In his latest opinion piece, Clean Cruising’s Dan Russell says “The Federal Government’s two-month extension of its ban on cruise ships is slowly strangling many businesses that depend on cruising.”
Dan Russell, General Manager of the Brisbane-based and family-owned Clean Cruising, said those affected by the rolling cruise ban were beyond furious and regarded the failure to address a resumption plan as a form of slow torture for businesses that are treading water and trying to save their remaining staff.
“Optimism had been growing that the federal government was preparing to lift its biosecurity ban on international cruise ships but these hopes were dashed with the announcement of the extended ban to February 17,” Mr Russell said.
“On this basis, no one can now reasonably expect any cruise ship to be back in Australia in the first half of 2022 or even later.
“The frustration of travel agents and others that are affected is that after more than 20 months federal and state authorities have made no genuine attempt to set the guidelines for the resumption of cruising.
“We now know that it is not even enough for Canberra to step out of the way. It is then up to the states to allow cruise ships to enter their ports.
“Canberra must not only engage itself but also push the states along to achieve a restart. We need a cruise restart plan now or thousands more jobs and small businesses will be lost.”
Mr Russell said Clean Cruising, which his family had established 21 years ago, entered the pandemic with a team of 50 but was now desperately trying to hold on to its remaining 20 travel specialists who continued to support customers from almost every postcode in the country.
He said he had been “gravely concerned” that Canberra’s cruise ban could be extended beyond the current December 17 but it had still come as a shock when it was pushed out to February 17.
“With Australia’s high vaccination rate, which now includes 80 per cent double-dose in Queensland, there can be no reasonable health basis to extend the cruise ship ban a day longer,” Mr Russell said.
“Cruises now operate safely from more than 60 countries with proven layers of strict protocols and with fully-vaccinated passengers and crew.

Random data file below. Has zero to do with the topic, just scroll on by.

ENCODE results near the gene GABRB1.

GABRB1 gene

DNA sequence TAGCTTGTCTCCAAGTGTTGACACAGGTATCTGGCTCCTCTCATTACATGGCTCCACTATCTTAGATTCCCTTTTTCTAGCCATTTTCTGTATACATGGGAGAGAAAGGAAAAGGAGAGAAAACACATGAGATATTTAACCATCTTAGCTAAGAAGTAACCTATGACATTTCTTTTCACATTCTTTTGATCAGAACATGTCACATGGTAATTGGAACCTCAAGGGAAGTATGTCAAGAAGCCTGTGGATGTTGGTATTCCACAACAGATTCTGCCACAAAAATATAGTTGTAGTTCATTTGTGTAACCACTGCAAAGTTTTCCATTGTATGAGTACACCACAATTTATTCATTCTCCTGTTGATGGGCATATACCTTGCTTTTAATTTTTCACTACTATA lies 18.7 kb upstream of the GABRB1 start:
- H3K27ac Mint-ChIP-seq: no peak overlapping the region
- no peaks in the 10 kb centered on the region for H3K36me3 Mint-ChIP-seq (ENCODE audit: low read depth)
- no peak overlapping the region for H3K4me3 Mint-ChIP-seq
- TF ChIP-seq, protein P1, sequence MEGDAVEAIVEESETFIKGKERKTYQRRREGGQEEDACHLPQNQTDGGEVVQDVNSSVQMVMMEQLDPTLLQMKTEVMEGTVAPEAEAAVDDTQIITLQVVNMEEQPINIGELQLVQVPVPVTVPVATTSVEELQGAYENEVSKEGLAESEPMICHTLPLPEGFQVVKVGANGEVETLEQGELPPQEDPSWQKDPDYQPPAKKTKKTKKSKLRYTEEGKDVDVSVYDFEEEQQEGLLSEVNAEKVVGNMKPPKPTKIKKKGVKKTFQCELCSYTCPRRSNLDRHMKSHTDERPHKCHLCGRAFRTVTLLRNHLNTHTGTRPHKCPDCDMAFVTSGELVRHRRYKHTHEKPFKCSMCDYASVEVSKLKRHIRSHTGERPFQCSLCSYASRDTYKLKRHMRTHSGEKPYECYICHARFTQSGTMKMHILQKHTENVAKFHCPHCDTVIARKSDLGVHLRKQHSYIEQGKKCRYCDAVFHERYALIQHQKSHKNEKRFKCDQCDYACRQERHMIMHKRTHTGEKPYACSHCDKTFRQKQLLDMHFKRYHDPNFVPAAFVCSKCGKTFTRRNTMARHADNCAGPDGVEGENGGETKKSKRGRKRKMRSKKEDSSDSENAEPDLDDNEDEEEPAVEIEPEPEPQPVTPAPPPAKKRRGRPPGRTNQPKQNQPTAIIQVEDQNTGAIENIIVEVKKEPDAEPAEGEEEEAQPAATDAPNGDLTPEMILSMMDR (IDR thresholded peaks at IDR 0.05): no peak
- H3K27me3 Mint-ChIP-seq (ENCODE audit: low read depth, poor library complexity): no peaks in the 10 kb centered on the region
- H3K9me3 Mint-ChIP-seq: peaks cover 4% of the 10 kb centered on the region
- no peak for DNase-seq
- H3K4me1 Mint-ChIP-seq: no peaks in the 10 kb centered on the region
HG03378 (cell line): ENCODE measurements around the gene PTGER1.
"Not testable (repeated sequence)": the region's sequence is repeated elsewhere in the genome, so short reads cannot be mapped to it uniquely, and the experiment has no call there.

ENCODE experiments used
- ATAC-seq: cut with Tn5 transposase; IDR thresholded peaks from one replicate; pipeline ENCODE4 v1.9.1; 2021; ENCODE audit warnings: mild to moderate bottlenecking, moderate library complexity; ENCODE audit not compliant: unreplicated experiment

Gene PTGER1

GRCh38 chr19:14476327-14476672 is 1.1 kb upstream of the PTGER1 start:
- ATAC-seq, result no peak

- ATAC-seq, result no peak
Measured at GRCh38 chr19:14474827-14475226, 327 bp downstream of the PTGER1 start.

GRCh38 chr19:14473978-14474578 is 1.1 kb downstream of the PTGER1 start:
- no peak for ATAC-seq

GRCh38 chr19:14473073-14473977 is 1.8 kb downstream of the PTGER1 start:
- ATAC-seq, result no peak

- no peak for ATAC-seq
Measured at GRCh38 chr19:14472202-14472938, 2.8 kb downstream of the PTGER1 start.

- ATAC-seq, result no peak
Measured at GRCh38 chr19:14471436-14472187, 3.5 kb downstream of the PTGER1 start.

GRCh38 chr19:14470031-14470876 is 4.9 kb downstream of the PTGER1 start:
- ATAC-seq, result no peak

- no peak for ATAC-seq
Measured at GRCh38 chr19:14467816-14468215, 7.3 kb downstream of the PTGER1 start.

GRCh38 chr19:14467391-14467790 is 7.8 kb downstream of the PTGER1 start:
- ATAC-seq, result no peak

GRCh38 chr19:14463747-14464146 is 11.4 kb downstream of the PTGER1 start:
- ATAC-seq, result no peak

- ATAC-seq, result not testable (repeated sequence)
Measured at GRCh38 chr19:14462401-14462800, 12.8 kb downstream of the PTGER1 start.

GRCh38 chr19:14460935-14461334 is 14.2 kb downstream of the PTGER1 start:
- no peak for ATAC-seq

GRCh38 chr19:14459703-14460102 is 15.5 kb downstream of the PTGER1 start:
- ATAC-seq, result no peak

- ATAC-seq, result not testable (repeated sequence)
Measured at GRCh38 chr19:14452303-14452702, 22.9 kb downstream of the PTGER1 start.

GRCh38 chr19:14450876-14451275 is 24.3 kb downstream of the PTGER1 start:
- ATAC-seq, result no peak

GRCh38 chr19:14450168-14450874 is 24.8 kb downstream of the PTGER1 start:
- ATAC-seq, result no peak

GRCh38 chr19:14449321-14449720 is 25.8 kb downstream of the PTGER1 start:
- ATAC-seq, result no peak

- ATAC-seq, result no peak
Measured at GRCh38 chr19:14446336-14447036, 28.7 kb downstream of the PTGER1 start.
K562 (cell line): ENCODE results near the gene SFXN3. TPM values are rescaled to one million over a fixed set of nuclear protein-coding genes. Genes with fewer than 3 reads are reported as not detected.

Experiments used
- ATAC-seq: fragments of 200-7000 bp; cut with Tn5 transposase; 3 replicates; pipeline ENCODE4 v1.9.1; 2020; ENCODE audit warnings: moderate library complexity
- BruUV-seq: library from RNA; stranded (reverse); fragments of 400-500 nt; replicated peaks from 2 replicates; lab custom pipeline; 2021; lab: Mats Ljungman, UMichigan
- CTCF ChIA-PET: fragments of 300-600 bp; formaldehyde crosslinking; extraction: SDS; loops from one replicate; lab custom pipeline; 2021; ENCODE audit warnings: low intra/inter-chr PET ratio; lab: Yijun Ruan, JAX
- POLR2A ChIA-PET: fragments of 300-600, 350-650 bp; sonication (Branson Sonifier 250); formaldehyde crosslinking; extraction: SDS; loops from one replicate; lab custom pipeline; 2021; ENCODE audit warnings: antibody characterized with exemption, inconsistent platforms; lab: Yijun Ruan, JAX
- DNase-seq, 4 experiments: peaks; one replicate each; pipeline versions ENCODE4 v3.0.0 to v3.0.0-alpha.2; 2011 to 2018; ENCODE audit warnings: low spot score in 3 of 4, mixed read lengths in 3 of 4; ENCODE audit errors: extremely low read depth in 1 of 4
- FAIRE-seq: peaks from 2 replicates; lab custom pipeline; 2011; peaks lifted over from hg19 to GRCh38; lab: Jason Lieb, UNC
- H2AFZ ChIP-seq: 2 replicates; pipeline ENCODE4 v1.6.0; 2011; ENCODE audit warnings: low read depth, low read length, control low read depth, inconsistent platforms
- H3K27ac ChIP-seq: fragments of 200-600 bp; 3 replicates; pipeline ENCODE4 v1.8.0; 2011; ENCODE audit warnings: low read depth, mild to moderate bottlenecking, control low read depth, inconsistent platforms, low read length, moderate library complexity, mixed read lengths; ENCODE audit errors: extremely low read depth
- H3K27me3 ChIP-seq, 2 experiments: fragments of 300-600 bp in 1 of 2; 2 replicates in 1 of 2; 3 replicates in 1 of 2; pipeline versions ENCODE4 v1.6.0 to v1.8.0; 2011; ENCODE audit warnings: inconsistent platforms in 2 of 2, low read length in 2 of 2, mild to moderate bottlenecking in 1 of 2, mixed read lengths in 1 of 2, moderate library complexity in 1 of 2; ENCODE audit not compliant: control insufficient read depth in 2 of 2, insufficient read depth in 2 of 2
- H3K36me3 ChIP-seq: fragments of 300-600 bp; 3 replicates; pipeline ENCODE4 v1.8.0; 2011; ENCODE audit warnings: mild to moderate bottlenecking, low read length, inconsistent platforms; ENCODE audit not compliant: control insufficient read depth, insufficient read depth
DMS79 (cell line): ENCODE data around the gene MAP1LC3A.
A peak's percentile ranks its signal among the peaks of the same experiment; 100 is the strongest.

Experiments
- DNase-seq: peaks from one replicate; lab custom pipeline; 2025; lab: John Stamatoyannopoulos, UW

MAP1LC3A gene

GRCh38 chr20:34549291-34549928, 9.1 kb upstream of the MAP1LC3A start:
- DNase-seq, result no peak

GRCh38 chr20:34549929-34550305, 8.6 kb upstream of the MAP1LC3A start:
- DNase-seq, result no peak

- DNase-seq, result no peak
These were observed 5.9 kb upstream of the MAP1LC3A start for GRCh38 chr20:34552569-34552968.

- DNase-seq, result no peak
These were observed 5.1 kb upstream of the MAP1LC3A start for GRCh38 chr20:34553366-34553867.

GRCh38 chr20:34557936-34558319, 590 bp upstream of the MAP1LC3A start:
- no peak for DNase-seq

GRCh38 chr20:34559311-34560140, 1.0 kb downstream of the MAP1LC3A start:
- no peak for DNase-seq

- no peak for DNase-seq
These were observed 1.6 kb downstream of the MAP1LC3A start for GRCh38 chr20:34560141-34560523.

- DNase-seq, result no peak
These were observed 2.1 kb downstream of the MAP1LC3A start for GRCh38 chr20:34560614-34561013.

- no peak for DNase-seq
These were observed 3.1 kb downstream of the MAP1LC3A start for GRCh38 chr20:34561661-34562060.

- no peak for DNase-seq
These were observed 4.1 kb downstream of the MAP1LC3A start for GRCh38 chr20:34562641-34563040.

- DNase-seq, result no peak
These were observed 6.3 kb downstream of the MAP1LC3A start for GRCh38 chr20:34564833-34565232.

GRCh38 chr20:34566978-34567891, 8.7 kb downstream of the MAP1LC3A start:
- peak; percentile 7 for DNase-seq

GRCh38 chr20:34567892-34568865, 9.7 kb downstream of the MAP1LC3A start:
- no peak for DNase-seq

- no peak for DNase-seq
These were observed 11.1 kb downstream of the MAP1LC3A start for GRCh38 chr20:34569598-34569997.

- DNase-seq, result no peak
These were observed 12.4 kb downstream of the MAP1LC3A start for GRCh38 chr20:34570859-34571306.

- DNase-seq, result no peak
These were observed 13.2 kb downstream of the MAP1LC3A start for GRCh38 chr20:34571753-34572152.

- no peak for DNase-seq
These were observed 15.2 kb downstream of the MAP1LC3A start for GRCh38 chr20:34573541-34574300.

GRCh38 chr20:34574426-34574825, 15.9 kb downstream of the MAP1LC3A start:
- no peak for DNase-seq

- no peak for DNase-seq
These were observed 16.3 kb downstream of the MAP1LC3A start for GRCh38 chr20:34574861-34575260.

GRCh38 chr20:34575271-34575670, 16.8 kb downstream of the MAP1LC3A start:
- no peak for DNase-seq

“There is clear and compelling evidence of successful overseas cruise resumptions. More than three-quarters of the world’s cruise ships are now operating.
“We have reached the astonishing point where Australians, including our own clients, can fly overseas and get on a cruise but they cannot sail along their own coastline.
“More than five million passengers have cruised, confirming that mandatory vaccination and onboard health protocols are working. What medical advice was considered to extend the ban if it did not include the overwhelming evidence from the successful overseas restart?”
Underlining the urgent need for a cruise restart plan, Mr Russell said customer behaviour showed there was a strong appetite for local cruising even amid the current uncertainty.
Clean Cruising was taking bookings on more than 30 ships that are scheduled for Australian domestic cruises next summer visiting more than 80 coastal communities.
“These ships are scheduled to visit coastal communities where local businesses have been smashed by the loss of opportunity caused by the pandemic,” Mr Russell said.
“The last thing they want or need is more inertia from federal and state governments that prevents the ships from sailing again with cruise tourists due to spend more than $2 billion between September 2022 and April 2023.
“This is all at risk if we do not get a restart plan in place immediately. Eighty per cent of cruise holidays are booked by travel agents and the agents who are left post-pandemic will be vital in helping Aussies cruise again, and indeed travel overseas safely again.
“Our industry has taken one for “Team Australia” for long enough. We were told it’s not a race and have been patient for almost 2 years. We were told to wait until the vaccines arrived, then we were told to wait until we reached herd immunity which moved from 70 to 80 to 90 per cent.
“Now that we’re here, we still don’t have a restart plan and there can be no reasonable justification. If both state and federal governments are serious about jobs and livelihoods, they’ll act now and get a restart plan in place.”
Share this story